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FAA Poised to Include Limitations on Hobbyist UAVs


The FAA is proposing to amend its regulations to adopt specific rules for the operation of small unmanned aircraft systems (UAS) in the National Airspace System (NAS). These changes would address the classification of UAS, certification of UAS pilots and visual observers, registration of UAS, approval of UAS operations, and UAS operational limits. The NPRM also proposes regulations for all UAS, including operating standards for model aircraft and low performance (e.g., toy) operations, to increase the safety and efficiency of the NAS. The FAA and UAS community lack sufficient formal safety data regarding unmanned operations to support granting traditional, routine access to the NAS. This proposed rule would result in the regular collection of safety data from the user community and help the FAA develop new regulations and expand UAS access to the NAS.

Yes, you read that right: the NPRM is going to propose operating standards for model aircraft and toy operations, in addition to commercial use of UAS. It will be interesting to see how the FAA positions these new regulations in light of the Congressional carve-out for hobbyists. In 2012, Congress added the following language to Section 336 of the FAA Modernization and Reform Act:

Notwithstanding any other provision of law relating to the incorporation of unmanned aircraft systems into Federal Aviation Administration plans and policies, including this subtitle, the Administrator of the Federal Aviation Administration may not promulgate any rule or regulation regarding a model aircraft, or an aircraft being developed as a model aircraft . . . .

That statute also goes on to state that “nothing in this section shall be construed to limit the authority of the Administrator to pursue enforcement action against persons operating model aircraft who endanger the safety of the national airspace system.” It was on this basis that the FAA stated that it will apply the prohibition against “careless or reckless operation of an aircraft under 14 C.F.R. § 91.13 to model aircraft and would bring civil penalty actions against unsafe operators.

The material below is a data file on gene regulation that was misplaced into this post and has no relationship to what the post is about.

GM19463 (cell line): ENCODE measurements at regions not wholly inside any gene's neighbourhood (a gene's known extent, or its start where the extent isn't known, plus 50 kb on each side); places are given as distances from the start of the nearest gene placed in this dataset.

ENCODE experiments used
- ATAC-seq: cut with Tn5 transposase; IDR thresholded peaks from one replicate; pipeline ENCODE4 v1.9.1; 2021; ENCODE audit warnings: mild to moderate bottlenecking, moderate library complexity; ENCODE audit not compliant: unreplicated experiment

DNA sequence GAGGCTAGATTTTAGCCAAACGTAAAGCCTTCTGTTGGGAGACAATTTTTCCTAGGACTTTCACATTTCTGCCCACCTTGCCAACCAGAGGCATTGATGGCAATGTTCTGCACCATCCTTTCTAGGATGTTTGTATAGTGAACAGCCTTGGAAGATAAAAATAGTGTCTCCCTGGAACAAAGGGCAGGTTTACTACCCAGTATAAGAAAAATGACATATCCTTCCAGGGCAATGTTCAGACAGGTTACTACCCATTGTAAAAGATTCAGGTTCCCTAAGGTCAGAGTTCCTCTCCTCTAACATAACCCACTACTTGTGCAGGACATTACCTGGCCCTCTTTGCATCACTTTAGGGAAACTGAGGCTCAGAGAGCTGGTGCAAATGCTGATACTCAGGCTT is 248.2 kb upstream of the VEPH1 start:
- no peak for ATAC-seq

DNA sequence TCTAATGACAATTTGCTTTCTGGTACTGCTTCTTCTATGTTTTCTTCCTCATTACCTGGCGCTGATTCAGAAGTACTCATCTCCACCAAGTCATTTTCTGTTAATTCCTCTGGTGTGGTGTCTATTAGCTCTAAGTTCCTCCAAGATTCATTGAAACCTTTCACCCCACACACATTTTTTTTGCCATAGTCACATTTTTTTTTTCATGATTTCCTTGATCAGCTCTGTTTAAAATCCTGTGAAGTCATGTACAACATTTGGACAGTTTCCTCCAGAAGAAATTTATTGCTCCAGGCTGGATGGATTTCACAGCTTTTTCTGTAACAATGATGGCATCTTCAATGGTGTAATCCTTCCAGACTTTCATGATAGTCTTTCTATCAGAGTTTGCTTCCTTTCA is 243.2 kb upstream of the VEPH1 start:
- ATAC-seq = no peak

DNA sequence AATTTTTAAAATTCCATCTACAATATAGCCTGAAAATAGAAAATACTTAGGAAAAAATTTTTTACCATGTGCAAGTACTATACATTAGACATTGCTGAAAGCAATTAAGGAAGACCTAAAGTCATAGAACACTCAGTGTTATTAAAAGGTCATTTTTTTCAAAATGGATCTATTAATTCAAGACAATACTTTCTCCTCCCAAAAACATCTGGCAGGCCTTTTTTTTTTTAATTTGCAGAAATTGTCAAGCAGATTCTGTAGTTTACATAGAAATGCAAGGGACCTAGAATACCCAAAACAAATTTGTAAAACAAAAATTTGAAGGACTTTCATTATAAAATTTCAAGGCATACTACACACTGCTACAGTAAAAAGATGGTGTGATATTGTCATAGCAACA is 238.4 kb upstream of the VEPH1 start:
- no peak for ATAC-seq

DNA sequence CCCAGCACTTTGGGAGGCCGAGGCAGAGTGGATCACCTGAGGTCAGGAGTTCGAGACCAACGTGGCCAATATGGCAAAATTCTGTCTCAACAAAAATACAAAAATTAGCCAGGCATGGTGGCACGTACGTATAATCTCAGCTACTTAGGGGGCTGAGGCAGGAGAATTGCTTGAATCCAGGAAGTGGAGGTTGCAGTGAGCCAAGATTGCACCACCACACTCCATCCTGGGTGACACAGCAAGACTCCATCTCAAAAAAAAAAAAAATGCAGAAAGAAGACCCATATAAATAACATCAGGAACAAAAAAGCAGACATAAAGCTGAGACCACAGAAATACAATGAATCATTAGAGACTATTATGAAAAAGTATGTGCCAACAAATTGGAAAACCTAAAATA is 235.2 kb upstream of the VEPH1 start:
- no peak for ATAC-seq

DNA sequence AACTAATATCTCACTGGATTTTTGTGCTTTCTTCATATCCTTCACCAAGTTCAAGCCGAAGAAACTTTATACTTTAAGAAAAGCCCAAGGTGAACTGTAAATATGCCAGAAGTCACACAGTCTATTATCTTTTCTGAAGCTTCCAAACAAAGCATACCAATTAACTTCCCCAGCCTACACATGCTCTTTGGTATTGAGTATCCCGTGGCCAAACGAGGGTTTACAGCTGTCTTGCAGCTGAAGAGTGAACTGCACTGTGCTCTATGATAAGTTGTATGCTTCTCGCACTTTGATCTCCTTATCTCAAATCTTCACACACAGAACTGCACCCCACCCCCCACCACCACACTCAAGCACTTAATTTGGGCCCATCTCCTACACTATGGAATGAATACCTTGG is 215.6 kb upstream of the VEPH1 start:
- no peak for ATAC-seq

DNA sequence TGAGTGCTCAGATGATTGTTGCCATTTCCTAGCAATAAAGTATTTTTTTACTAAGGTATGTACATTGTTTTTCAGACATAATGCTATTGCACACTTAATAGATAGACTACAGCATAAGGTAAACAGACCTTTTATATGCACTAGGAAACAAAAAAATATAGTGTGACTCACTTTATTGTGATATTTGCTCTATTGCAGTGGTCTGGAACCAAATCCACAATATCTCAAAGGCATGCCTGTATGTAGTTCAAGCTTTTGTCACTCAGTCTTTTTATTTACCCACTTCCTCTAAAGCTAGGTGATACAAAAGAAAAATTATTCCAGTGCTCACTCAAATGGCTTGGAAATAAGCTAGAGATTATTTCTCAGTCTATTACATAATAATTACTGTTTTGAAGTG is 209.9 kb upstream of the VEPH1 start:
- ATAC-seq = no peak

It is possible that the reference to “standards for model aircraft” could be a system to create additional voluntary standards and not formal regulatory requirements. On the other hand, the summary also makes ominous reference to a lack of information that would warrant “traditional, routine access to the NAS,” implying that something more drastic is possible. Whichever it is, the new language makes clear that the federal government views this rulemaking as the first step in an iterative UAS policymaking process on model aircraft. A key goal is the regular collection of safety data from the user community so that the FAA can continue to develop refine the regulations and expand access to the national airspace over time.

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Help Us Protect The Freedom To Fly UAVs
FAQ About Unmanned Aerial Vehicle (UAV)
FAA Know Before You Fly Video
FAA Grants Section 333 Exemptions
FAA Limitations on Hobbyist
FAA Modernization and Reform Act of 2012
FAA UAS Notice of Proposed Rulemaking
FAA Regulations for UAV
FAA Section 333 COA Processing
FAA Section 333 Special Rules For UAVs
FAA Special Airworthiness Certification
FAA Temporary Flight Restrictions
FAA UAS Guidance for Law Enforcement
FAA UAS Research Test Sites
FAA UAS Test Site Selection

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